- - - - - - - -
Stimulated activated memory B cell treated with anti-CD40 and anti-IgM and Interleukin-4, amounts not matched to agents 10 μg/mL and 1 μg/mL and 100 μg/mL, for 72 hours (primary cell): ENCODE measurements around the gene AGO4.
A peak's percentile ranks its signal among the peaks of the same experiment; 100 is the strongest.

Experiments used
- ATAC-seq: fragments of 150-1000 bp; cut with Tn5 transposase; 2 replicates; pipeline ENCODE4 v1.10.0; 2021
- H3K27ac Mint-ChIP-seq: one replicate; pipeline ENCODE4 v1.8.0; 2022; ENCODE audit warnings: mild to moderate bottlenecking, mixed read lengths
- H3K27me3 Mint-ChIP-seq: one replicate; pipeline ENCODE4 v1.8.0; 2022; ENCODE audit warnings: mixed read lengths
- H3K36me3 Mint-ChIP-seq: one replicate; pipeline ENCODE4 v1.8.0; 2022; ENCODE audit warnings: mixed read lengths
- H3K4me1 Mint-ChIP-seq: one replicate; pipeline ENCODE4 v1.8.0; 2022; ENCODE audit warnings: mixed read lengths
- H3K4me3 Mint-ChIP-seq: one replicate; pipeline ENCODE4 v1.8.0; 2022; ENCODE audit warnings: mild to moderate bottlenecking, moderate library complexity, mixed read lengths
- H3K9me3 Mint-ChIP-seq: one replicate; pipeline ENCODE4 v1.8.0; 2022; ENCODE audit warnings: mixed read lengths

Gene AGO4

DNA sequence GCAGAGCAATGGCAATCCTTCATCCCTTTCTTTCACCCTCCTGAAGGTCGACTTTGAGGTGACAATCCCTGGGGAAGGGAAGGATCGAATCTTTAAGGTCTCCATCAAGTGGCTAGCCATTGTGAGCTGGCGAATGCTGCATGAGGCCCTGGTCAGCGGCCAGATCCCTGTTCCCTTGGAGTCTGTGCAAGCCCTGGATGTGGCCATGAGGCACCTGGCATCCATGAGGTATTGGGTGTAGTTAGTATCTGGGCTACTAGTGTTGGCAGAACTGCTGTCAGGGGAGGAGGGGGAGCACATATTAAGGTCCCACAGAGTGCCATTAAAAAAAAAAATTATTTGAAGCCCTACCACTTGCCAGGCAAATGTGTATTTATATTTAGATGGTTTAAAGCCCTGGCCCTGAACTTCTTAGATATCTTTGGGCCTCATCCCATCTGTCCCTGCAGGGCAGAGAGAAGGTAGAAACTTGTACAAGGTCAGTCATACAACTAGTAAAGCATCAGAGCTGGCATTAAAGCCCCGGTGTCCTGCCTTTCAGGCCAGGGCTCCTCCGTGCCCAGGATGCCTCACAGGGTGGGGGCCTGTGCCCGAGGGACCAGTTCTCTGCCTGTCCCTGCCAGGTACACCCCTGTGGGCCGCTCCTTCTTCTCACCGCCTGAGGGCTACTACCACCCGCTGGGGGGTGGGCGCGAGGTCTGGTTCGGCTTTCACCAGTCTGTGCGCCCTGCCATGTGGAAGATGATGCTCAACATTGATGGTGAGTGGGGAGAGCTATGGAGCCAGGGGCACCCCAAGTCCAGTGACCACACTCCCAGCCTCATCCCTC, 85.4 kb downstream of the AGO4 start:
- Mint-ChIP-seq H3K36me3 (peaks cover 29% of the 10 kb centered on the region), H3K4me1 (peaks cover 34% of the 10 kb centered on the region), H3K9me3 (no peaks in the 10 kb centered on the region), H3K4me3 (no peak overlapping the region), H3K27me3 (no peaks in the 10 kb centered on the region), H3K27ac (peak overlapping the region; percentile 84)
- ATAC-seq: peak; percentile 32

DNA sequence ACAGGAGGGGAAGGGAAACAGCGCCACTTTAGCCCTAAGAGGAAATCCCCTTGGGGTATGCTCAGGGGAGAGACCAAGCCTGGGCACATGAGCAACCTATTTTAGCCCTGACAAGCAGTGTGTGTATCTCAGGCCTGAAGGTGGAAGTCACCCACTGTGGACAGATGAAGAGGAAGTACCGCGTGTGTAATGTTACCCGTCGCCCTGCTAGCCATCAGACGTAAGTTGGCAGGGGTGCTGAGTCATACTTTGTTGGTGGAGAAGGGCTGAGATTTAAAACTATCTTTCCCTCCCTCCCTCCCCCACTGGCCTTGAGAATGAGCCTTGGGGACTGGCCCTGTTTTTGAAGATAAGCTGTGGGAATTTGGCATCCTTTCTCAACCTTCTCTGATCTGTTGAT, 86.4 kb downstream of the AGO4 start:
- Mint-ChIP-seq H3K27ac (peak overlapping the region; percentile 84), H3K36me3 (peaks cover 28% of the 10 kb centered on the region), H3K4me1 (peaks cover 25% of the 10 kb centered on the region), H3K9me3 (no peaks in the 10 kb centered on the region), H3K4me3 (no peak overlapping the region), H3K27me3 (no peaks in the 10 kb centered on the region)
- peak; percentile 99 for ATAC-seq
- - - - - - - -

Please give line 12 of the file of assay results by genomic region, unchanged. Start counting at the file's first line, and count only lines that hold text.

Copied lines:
DNA sequence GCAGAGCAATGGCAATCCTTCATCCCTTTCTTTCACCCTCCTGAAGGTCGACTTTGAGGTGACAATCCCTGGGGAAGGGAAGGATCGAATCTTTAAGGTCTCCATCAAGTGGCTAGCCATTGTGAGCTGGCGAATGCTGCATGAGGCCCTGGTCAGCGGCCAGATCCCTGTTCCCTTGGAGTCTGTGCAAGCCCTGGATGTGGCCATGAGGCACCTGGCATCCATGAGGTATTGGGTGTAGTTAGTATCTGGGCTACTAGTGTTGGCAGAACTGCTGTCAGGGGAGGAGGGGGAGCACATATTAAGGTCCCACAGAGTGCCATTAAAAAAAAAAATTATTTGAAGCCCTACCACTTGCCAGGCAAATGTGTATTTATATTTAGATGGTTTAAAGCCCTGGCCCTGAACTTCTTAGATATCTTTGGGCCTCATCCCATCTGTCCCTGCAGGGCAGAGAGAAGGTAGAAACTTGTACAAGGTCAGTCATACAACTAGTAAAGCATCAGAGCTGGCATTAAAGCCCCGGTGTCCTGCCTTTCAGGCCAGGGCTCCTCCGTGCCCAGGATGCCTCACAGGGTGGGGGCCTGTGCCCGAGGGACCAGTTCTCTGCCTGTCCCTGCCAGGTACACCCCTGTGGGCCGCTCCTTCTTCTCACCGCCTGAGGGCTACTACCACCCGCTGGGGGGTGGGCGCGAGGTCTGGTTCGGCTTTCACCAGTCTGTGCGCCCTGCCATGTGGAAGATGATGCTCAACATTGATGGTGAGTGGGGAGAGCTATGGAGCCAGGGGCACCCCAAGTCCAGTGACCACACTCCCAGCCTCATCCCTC, 85.4 kb downstream of the AGO4 start: